You may find this hard to believe, but some time ago I promised myself I would never again write about the Money Advice Service. My reasoning was I had said everything there was to say on the subject.
After all, over the past four or five years I had already extensively described an organisation which, certainly at launch and for years afterwards, hugely overpaid its senior executives. It also behaved like it owned a printing press when it came to publicising its own vastly inadequate service to consumers.
In the wake of Chancellor George Osborne’s Budget announcement that the MAS is to be scrapped, I did ask myself: is it worth going over the same old ground all over again?
After all, if it is rarely the done thing to kick a man when he is down, it is even less acceptable to do it to a corpse. Or a corpse-to-be at any rate.
Yet the two articles discussing the MAS in last week’s Money Marketing, by Investment Quorum chief executive Lee Robertson and Technology and Technical managing director Kim North both make important arguments about the service.
More significantly, both Robertson and North point to a critical issue: there remains a vacuum that needs filling by an organisation that can help with the vast majority of the UK population’s need for financial “guidance”, “support”, “advice” – call it what you will.
It will inevitably come out of the ashes of the MAS, as well as the The Pensions Advisory Service and Pension Wise. And, though they do not say so themselves, it will need to be funded in some way – and some form of combined industry levy and government grant is probably the only way that can happen.
Which makes it important to learn the lessons of what went wrong at the MAS.
One of the key challenges it faced was that the MAS tried to operate at arms’ length from the industry, regulators and politicians. While this level of independence was right on the whole, it could have benefited from a less naïve relationship with all three.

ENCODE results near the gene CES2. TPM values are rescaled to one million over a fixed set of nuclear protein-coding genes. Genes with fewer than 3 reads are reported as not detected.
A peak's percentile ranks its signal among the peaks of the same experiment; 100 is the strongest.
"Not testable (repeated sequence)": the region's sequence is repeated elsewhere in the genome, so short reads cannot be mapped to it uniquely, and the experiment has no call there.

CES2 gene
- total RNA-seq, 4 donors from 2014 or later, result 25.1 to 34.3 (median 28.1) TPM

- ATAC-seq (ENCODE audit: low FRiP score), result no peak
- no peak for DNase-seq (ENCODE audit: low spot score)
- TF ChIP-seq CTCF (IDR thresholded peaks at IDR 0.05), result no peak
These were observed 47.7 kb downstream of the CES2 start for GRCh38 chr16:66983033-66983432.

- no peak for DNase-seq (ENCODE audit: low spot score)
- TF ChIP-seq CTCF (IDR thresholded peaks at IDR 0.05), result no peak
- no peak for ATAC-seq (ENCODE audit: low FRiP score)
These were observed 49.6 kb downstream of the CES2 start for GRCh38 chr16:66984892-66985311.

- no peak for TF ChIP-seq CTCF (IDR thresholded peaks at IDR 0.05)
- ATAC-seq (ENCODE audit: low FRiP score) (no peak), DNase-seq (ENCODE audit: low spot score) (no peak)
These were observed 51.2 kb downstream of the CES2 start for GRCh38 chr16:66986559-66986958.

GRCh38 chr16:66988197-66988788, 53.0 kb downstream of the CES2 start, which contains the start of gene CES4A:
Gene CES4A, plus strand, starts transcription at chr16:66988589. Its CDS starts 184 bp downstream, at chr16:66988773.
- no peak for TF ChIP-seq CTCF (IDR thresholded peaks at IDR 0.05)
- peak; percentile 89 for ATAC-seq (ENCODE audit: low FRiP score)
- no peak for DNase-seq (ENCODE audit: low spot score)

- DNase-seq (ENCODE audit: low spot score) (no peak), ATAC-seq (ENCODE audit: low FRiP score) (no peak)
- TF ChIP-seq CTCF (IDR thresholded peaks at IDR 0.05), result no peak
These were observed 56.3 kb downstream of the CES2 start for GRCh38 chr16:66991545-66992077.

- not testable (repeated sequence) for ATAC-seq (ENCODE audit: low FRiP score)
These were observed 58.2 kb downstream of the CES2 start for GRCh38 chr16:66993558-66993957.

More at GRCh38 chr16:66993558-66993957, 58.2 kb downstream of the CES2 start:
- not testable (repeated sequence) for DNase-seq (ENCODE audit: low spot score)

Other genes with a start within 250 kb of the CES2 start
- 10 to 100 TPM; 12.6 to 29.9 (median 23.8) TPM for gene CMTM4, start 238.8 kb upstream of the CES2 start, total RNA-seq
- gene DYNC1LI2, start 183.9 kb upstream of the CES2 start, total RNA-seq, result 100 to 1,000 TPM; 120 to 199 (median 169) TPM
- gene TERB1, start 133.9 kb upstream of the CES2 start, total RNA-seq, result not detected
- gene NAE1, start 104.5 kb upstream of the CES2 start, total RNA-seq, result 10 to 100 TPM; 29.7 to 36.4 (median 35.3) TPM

Ironically, the two issues that particularly galvanised advisers against the MAS – its claim to offer “independent advice” and comments by its chief executive Caroline Rookes that she was “concerned about the ethics of advisers” – were probably the least important.
Yes, when I first watched the MAS adverts on TV five years ago, I was dumbfounded.
As for Rookes’s comments at a Labour party fringe meeting back in September 2014, it is important to remember the context in which they were being made. She was asked: “Caroline… if you say there is a need for more regulated financial advice then I guess you are not concerned about the number of advisers or their ethics?”
What Rookes then did was to express views commonly held by politicians, regulators, consumer organisations about the activities – and therefore the ethics – of some advisers.
Neither her comments at Labour’s fringe meeting nor the claim to offer “independent and unbiased advice” would have mattered if the quality of that “advice” had been excellent. Sadly, it was not.
I remember visiting the website shortly after launch. My memory was it offered a combination of useful guidance, coupled with some quite bizarre and potentially harmful commentary.
The tone of its content was dry and unappealing. I described the experience as being like tumbleweed blowing through a deserted Wild West mining town, especially when compared to vibrant alternatives such as MoneySavingExpert.
It was at this point that the disparity between what all of us could see happening on its website and the increasingly grandiose claims about the effectiveness of its work really began to jar.
In fact, the MAS’s key failing was while burning its way through hundreds of millions of pounds during its five-year life, it was implausibly claiming that vast swathes of the UK population were being galvanised into action over their finances. Yet it offered no credible metrics for its claims.
Ironically, insofar as the MAS was able to trumpet any genuine successes, these came out of the unstinting and dedicated work of hundreds of local Citizens Advice bureaux, who at one point received less for their vital efforts than was being spent on the funding organisation’s marketing budget.
Assuming a new organisation rises, phoenix-like, from the debris of the old, what should it be like? It is becoming clearer that its focus needs to be less on empty web-based “journeys” and more on tangible help at the coalface of debt advice. It also needs to work far more closely with organisations like the Personal Finance Education Group, delivering support for financial education in classrooms.
While retaining that arms’ length relationship with the industry, it should aim to respond to and harness the knowledge and experience of thousands of advisers who actually spend all day helping consumers – their clients – reach their financial goals.
There is a role there for an organisation that can deliver meaningful financial guidance to millions of consumers. While we may not want to talk about the MAS any longer, we should definitely be discussing its replacement.